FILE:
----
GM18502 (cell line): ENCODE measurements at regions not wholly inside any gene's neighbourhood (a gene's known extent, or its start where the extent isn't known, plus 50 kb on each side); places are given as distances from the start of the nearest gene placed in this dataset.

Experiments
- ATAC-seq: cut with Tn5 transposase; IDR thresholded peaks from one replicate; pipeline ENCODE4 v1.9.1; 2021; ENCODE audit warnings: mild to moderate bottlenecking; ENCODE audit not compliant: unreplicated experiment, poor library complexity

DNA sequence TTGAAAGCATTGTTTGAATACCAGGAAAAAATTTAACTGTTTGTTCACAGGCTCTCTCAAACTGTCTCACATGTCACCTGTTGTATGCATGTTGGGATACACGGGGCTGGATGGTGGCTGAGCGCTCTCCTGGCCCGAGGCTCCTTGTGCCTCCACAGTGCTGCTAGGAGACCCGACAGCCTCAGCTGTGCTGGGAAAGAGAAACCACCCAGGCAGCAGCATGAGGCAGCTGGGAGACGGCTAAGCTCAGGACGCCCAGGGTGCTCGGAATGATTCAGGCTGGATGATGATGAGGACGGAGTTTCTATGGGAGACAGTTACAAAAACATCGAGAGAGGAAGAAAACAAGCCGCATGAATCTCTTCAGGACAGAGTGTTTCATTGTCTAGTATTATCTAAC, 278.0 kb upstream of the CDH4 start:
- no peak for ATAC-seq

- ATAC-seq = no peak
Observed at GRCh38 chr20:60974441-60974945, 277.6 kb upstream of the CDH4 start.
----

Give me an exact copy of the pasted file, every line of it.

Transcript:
GM18502 (cell line): ENCODE measurements at regions not wholly inside any gene's neighbourhood (a gene's known extent, or its start where the extent isn't known, plus 50 kb on each side); places are given as distances from the start of the nearest gene placed in this dataset.

Experiments
- ATAC-seq: cut with Tn5 transposase; IDR thresholded peaks from one replicate; pipeline ENCODE4 v1.9.1; 2021; ENCODE audit warnings: mild to moderate bottlenecking; ENCODE audit not compliant: unreplicated experiment, poor library complexity

DNA sequence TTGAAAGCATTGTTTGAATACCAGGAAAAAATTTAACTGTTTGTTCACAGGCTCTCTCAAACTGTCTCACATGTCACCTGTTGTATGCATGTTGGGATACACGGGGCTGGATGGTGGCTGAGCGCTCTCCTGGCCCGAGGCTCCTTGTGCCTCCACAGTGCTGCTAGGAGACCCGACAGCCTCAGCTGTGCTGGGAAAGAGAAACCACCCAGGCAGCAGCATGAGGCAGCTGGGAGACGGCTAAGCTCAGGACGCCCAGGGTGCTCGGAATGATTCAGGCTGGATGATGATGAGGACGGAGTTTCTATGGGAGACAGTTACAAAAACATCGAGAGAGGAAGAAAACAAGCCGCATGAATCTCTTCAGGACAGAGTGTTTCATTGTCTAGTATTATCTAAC, 278.0 kb upstream of the CDH4 start:
- no peak for ATAC-seq

- ATAC-seq = no peak
Observed at GRCh38 chr20:60974441-60974945, 277.6 kb upstream of the CDH4 start.